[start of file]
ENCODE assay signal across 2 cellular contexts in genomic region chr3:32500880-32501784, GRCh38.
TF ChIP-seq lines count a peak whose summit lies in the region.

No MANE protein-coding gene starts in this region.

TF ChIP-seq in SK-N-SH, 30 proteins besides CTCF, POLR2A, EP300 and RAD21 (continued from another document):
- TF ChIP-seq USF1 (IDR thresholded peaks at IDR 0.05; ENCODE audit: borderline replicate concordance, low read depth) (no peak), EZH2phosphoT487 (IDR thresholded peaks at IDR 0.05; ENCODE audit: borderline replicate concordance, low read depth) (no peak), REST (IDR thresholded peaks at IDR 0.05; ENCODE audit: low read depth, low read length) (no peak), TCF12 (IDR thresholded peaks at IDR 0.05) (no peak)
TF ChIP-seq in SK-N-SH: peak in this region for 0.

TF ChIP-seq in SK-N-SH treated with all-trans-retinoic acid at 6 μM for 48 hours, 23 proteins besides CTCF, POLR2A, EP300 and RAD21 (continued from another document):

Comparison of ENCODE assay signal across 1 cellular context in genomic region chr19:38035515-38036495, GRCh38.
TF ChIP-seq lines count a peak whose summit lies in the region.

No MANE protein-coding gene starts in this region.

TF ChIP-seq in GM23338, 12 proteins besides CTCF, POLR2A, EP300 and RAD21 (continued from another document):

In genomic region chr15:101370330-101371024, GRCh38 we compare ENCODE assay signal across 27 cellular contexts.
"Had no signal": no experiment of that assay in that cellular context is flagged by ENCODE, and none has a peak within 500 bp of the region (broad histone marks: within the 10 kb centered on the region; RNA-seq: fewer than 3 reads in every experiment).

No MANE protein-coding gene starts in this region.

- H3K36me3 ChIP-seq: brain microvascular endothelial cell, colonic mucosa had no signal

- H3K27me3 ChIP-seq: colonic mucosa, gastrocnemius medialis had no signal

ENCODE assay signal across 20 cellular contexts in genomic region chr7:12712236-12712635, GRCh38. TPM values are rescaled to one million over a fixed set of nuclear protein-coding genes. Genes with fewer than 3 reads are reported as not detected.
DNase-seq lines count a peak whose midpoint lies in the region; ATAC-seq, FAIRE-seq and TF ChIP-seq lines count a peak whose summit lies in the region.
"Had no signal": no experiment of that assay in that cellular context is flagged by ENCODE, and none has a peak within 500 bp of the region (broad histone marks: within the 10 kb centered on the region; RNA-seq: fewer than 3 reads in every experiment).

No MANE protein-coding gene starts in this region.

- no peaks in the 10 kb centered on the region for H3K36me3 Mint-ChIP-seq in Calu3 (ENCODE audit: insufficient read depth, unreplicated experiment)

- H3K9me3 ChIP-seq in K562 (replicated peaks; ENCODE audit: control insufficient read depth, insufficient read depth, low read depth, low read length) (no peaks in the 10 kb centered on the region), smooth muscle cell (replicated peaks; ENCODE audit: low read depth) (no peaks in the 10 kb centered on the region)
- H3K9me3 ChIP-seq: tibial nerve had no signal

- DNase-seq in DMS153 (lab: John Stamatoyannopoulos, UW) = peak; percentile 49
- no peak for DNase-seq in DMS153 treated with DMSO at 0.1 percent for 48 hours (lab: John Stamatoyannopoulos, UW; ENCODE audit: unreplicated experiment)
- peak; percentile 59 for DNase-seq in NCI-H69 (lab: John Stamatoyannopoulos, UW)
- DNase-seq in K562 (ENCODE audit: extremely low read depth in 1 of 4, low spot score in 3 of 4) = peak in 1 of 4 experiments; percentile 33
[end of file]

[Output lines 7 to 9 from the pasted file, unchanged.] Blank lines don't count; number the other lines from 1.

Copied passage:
TF ChIP-seq in SK-N-SH treated with all-trans-retinoic acid at 6 μM for 48 hours, 23 proteins besides CTCF, POLR2A, EP300 and RAD21 (continued from another document):

Comparison of ENCODE assay signal across 1 cellular context in genomic region chr19:38035515-38036495, GRCh38.
TF ChIP-seq lines count a peak whose summit lies in the region.